How to Treat Muffler Burn

POSTED BY Andrew Kass||

Bikers aren’t usually the type to complain about their injuries, but muffler burns are a pain! If you suffer a muffler burn on your leg, treatment varies depending upon the severity. And it goes without saying: if you have a severe injury, please visit your physician for a full assessment and treatment. Burns vary in severity, and although some can be treated at home, more severe burns may require medical treatment.

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Muffler burns are generally first or second-degree burns. First-degree burns present with redness and tenderness in the burned area and often look like a bad sunburn. These burns affect just the outer layer of the skin. Second-degree burns are more severe. They affect but the upper and lower layer of the skin (the dermis). They appear red and swollen and often have blisters.

Third-degree burns are full thickness burns. They may appear white or blackened and the skin may be charred. These burns often are painless, despite being very severe. If you believe you may have a third-degree burn, seek medical attention immediately.

Muffler Burn First Aid

1.     Apply clean, cool (not cold) water to the area of the burn. Never use ice or cold water as it can further the injury. Instead, flush or submerge the area in water that feels slightly cool to the touch. If you do not have access to a source of running water, you can substitute a clean compress that is saturated with water as a compress. Keep the area wet for about 15 minutes.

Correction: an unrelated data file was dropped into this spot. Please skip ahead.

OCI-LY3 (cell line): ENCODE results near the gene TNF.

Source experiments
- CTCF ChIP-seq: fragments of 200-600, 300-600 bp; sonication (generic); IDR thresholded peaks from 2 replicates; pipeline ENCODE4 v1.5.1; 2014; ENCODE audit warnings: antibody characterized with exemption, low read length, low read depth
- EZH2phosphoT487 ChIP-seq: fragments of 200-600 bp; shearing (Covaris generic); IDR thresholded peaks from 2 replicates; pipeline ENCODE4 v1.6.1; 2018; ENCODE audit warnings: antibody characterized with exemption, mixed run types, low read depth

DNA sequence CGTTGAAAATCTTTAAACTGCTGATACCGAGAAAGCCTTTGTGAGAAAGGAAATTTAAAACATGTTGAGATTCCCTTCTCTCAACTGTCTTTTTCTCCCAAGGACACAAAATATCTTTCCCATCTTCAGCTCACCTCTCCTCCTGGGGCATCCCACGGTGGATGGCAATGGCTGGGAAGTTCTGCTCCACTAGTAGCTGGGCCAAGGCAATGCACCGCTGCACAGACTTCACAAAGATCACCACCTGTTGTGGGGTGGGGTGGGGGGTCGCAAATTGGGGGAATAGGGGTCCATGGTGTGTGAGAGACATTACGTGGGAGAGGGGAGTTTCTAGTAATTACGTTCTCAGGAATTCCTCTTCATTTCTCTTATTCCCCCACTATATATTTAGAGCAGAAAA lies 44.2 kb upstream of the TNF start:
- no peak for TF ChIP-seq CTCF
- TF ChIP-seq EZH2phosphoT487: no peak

2.     Take a pain reliever such as acetaminophen or ibuprofen to manage the pain. Often the initial pain goes away as the body releases adrenaline, but keep in mind that the pain will often return once you recover from the initial shock of the injury. It’s best to take a pain reliever as soon as the injury occurs.

3.     Do NOT pop any blisters! Breaking the blisters can cause infection. Also, do not apply butter, ice, or ointments. These can all cause infection in the damaged skin.

4.     Cover the burned area loosely with sterile non-stick bandages and secure. Do not apply pressure to the burned area.

5.     As the burn heals, remember to monitor it for signs of infection. Burned areas of the skin are prone to infections.

Seek Medical Attention If:

·      The blistered area is larger than 2 inches in diameter or is oozing.

·      You notice signs of infection like fever, swelling, increased redness, oozing, or increasing levels of pain.

·      You have not had a tetanus shot in the last 10 years.

·      Redness spreads beyond the burned area.

·      Pain lasts longer than a few hours.

Remember that if you are unsure of the severity of your burn or you simply have concerns about your treatment, contact a physician. The internet offers a wealth of information, but it shouldn’t be viewed as a substitute for proper medical care.

At Kass & Moses, we know that motorcycle riding comes with risks. Whether it’s a muffler burn, road rash, or a concussion from a crash, injuries can present a setback and can interfere with your wellbeing. That’s why it is important to have an experienced motorcycle crash attorney on your side if you are involved in a crash. The insurance adjuster is not your friend: they are simply looking out for their bottom line. If you were injured in a motorcycle crash, you need a professional on your side. Contact the team at Kass & Moses today at 1-800-MOTORCYCLE for a full assessment of your case.